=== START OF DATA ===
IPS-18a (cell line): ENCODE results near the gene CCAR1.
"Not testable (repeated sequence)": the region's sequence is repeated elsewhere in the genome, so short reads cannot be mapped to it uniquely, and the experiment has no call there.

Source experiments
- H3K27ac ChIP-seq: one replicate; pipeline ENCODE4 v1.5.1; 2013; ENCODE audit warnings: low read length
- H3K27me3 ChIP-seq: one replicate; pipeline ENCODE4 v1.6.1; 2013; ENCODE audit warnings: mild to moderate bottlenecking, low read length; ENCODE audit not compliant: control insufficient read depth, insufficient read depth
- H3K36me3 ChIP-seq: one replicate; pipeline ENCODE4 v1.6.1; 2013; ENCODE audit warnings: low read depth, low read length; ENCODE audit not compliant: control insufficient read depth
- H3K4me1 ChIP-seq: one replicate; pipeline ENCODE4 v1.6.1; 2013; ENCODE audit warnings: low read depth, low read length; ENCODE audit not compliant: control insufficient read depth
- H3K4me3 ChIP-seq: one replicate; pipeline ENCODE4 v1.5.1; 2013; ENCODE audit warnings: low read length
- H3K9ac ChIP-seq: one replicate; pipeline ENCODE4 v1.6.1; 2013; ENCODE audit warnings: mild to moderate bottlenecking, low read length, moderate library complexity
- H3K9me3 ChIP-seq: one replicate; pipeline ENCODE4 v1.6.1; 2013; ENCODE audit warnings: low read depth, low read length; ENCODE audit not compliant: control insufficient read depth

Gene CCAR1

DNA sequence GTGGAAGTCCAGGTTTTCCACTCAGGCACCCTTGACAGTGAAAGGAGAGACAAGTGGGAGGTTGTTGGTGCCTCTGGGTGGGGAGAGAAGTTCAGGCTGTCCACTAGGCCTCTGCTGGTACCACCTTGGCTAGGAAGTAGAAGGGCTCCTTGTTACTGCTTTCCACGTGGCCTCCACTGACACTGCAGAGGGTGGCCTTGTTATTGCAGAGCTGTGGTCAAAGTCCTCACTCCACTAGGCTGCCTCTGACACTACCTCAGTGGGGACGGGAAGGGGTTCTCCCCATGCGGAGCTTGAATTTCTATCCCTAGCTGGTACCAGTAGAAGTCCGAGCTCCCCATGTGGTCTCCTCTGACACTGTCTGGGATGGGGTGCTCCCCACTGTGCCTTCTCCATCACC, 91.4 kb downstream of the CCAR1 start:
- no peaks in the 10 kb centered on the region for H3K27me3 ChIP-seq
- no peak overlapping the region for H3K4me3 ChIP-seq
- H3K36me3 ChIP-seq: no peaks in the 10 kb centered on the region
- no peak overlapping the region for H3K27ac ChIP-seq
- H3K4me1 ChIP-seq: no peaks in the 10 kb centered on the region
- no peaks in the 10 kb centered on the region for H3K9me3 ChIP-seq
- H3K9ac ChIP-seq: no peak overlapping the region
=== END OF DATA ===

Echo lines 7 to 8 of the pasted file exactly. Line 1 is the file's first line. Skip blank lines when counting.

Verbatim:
- H3K4me1 ChIP-seq: one replicate; pipeline ENCODE4 v1.6.1; 2013; ENCODE audit warnings: low read depth, low read length; ENCODE audit not compliant: control insufficient read depth
- H3K4me3 ChIP-seq: one replicate; pipeline ENCODE4 v1.5.1; 2013; ENCODE audit warnings: low read length